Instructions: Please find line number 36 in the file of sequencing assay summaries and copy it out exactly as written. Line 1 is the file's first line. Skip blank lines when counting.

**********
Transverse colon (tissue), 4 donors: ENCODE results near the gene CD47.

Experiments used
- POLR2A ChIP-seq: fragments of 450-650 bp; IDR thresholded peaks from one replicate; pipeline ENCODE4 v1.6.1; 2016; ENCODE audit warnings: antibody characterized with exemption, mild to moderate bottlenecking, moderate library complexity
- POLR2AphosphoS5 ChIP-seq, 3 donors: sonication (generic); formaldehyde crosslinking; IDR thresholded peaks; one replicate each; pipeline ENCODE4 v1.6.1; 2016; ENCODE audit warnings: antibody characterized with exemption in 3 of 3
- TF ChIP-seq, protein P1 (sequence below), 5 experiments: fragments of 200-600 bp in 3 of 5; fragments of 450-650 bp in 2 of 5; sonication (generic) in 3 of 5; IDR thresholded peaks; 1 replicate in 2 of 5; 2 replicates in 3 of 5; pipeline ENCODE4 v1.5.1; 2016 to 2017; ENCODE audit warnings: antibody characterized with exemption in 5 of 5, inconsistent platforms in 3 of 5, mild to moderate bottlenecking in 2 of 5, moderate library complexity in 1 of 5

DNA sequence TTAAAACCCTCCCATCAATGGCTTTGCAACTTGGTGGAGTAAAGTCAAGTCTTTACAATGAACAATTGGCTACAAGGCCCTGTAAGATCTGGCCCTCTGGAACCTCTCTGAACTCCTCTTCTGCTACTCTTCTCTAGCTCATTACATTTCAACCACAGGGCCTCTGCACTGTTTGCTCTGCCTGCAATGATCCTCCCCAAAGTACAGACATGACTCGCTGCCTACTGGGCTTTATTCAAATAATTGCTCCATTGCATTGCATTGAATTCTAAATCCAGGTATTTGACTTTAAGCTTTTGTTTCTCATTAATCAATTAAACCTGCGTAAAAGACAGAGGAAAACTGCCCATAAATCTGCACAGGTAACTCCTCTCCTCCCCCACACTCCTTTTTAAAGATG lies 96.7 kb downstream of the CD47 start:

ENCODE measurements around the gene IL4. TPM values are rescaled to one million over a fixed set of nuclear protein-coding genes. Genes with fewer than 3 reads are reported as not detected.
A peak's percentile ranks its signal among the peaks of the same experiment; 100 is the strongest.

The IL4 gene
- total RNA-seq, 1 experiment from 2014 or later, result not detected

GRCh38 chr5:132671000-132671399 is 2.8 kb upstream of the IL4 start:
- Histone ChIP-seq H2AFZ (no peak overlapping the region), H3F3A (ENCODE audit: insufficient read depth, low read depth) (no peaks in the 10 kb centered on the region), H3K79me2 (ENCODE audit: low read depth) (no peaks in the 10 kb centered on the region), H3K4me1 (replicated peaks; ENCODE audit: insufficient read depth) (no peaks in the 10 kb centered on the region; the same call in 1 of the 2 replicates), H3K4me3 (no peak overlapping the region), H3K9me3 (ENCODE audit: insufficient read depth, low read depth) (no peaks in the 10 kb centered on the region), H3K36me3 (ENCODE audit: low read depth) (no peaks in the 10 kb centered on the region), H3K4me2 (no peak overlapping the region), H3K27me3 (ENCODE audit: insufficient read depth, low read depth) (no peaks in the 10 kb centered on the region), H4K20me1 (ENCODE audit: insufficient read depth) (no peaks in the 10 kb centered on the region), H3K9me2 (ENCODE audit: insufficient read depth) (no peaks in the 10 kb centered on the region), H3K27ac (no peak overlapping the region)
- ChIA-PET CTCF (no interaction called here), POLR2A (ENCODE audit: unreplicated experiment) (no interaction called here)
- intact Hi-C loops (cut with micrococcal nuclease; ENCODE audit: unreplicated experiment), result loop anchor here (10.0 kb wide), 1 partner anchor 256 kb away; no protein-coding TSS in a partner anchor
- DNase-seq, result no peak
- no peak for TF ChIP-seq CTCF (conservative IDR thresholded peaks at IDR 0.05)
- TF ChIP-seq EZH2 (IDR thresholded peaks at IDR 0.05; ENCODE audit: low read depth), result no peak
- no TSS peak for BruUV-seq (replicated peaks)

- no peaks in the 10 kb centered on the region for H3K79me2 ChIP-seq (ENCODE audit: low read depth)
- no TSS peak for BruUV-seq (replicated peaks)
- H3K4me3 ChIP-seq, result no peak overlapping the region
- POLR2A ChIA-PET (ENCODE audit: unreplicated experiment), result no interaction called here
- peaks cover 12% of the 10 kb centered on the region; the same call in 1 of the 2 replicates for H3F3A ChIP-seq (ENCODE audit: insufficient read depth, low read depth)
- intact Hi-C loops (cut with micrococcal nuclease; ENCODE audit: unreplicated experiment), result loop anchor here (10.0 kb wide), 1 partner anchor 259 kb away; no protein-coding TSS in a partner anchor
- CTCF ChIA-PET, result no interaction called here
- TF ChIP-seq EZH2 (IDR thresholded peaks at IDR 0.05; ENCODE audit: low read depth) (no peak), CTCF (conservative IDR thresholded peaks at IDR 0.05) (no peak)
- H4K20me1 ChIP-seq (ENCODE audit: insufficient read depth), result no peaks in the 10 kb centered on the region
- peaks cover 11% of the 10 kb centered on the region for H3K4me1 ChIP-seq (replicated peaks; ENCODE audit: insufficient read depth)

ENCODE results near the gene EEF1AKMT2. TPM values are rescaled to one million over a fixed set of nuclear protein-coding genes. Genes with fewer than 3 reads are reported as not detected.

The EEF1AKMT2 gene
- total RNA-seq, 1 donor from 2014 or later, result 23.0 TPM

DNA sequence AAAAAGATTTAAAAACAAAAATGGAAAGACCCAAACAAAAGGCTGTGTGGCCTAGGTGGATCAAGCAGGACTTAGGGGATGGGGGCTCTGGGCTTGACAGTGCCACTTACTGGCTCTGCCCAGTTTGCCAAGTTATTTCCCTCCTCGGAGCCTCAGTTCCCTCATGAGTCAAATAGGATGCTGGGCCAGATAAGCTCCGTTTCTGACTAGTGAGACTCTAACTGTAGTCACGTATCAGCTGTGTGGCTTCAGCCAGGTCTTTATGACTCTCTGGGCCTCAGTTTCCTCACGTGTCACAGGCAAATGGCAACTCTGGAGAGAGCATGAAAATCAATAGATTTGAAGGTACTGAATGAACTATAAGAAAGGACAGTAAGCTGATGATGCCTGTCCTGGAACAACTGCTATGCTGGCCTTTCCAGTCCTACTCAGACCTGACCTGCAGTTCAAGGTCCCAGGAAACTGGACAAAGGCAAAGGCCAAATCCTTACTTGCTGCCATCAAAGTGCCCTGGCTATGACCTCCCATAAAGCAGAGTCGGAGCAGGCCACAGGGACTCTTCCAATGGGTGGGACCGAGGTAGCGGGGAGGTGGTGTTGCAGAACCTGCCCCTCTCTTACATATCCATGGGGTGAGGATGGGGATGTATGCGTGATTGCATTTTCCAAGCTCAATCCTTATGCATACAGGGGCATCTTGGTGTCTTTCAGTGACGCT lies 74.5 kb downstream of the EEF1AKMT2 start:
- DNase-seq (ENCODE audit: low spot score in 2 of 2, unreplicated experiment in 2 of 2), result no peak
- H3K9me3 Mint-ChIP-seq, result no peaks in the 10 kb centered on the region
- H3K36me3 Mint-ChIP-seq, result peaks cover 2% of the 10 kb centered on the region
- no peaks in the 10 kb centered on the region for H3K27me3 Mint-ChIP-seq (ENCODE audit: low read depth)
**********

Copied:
- no peaks in the 10 kb centered on the region for H3K27me3 Mint-ChIP-seq (ENCODE audit: low read depth)